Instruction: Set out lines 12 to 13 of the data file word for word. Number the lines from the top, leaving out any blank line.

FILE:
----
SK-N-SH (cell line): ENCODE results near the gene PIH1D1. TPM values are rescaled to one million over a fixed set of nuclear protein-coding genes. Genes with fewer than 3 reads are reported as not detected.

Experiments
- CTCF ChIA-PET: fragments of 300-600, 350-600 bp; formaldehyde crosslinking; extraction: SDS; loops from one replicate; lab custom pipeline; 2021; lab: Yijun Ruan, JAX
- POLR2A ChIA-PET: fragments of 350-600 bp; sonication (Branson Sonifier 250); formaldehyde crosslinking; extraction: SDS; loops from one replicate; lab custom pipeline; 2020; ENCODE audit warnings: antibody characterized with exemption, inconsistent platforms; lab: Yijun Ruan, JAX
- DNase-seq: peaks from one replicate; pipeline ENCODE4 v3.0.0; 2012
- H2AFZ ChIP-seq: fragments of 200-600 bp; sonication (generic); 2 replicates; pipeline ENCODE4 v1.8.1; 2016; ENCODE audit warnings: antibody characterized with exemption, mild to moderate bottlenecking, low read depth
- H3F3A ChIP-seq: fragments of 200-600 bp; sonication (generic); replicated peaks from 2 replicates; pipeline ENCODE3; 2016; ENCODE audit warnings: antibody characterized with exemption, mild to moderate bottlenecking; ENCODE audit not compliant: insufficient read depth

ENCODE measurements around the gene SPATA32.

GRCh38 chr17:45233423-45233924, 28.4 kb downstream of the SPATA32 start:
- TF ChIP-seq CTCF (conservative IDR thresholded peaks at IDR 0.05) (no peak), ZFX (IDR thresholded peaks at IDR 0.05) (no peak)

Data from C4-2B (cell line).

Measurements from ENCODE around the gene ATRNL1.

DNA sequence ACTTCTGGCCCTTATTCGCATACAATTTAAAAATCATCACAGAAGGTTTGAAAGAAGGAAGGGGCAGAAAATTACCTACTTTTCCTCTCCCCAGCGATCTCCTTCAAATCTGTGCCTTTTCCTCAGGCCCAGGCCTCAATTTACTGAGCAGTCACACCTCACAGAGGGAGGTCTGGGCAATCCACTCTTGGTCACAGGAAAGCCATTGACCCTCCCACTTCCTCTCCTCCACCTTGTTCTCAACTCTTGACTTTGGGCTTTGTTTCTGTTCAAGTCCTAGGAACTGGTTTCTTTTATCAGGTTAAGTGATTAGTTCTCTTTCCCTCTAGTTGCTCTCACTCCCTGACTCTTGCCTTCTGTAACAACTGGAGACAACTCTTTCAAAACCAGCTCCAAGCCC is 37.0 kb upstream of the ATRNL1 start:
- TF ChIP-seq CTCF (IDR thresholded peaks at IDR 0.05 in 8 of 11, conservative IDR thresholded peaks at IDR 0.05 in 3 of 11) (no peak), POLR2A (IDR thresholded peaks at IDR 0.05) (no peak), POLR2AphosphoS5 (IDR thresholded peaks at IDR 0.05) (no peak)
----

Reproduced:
Measurements from ENCODE around the gene ATRNL1.

DNA sequence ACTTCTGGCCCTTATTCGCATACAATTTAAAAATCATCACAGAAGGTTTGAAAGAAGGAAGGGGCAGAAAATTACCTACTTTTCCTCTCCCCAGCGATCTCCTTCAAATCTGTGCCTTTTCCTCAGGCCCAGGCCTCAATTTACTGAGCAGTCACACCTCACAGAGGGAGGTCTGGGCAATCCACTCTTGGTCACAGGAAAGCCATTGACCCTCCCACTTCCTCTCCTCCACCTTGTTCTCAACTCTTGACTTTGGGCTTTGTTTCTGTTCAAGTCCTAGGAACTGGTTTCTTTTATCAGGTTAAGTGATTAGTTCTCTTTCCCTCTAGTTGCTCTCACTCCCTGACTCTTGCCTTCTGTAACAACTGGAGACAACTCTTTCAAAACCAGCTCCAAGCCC is 37.0 kb upstream of the ATRNL1 start: